But where some geeks (or anyone in the related family) got it really wrong is with the belief, taken to axiomatic level, that Microsoft is the evil empire (probably is) and Apple is not. What they miss is the fact that the reason for Apple not to have behaved in the way that we all accuse Microsoft of doing, rests only in Apple loosing the initial battle for the dominance of the personal computer market, mainly due to its own bad business strategies and not due to, in Google terms, doing no evil. If you want to know somebody true character give that person power, or in this case market share and that is what we have now (which relates to the claim that is technically superior: Apples are almost virus free because geeks don’t write viruses for them and the truly evil minds don’t write them either due to the small market impact that they would have, and by comparison with the early decision of keeping Apples, then were Mackintosh, “closed” we could have a perfectly safe, spam free, virus free Internet, but just few would be able to connect to it and freedom would be reduced to zero) .

Since hitting the right button with iPod and getting ahead of the competition in the portable music gadgets Apple has shown and used all the tactics that represent the antipodes of what a no-evil company is supposed to do. The creation of a proprietary non-interoperable format for the music sold through iTunes cannot be explained in any other way that a clear policy to abuse a dominant position, which should have been subject to close scrutiny by the competition authorities but, very strangely, received the unusual, diplomatically wrong support from the same that were supposed to control them when in this side of the Atlantic somebody thought that something was wrong (I hope that someday in the future we will get an explanation about that and lets hope that the person that made the strange defence does not suddenly decide to join the private sector working directly or indirectly for the company in question). Then to add insult to injury, the intelligence-insulting explanation linking the DRM (like not being able to listen to your music in more than five devices or copying it) with the proprietary non-interoperable format, and all to a request (imposition) by the music industry: if the music industry were calling the shots iPod would not accept “illegal” music from CDs without DRM, and the proprietary format only benefits Apple…Then, in a textbook example of using money and power to quench the competition we had the situation where Apple sued twice Creative Labs in the same week in two different jurisdictions (non related to the location of the companies but using the quite broad choice of venue decided in VE Holding Corp. v. Johnson Gas Appliance Co., 917 F.2d 1574, 16 USPQ2d 1614 (Fed. Cir. 1990), for patent infringement lawsuits), with the obvious aim to tell Creative Labs that the plaintiff had more money and that the merits of the claims were irrelevant to the lawsuits…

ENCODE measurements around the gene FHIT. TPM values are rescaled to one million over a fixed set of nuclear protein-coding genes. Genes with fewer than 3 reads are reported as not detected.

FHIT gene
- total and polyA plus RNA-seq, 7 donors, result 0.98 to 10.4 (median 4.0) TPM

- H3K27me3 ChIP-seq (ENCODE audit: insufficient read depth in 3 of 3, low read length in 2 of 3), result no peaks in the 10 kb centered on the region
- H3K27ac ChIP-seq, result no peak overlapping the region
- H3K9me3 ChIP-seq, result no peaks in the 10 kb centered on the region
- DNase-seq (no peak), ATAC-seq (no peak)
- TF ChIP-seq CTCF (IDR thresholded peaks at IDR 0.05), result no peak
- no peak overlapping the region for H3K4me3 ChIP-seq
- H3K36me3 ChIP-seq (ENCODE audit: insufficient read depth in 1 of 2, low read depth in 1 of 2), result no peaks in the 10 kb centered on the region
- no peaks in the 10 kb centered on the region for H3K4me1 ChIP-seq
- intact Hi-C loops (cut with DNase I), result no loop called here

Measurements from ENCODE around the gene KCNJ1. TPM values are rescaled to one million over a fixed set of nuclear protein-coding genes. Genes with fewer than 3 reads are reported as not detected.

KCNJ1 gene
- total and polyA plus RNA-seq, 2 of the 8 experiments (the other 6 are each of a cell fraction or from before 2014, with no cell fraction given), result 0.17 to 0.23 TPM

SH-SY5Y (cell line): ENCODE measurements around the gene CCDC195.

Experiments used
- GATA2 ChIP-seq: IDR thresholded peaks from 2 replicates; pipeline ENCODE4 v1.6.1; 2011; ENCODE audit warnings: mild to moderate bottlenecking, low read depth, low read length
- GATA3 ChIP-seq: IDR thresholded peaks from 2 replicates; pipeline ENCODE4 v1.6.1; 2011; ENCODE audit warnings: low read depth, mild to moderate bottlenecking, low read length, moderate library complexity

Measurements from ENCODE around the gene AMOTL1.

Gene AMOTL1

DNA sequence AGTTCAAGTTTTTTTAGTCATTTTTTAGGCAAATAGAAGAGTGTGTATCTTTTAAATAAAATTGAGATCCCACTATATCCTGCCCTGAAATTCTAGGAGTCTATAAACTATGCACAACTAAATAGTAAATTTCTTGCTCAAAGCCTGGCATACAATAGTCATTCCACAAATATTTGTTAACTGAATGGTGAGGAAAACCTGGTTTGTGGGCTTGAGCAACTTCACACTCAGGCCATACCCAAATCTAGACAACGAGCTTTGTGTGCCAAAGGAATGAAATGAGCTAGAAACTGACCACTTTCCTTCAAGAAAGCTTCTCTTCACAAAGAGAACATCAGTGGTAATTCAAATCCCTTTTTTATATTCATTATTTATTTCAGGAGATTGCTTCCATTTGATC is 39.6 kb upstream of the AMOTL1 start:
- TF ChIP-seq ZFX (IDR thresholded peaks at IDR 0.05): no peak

Then you have the release of iPhone…there is already too much written about the way that Apple treated the market and its costumers (check what happened to my friend Pablo) and not by coincidence was dubbed as number 5th in the list of the 15 Biggest Tech Disappointments of 2007, but I have had one in my hands and I don’t get it: if coolness is the deciding factor, yes, is a must have, but it doesn’t do much more things that many others phones in the market, and even the tactile screen is not unique or new (and the problems with it are always reported as temporary, when problems with other systems are presented as set in stone).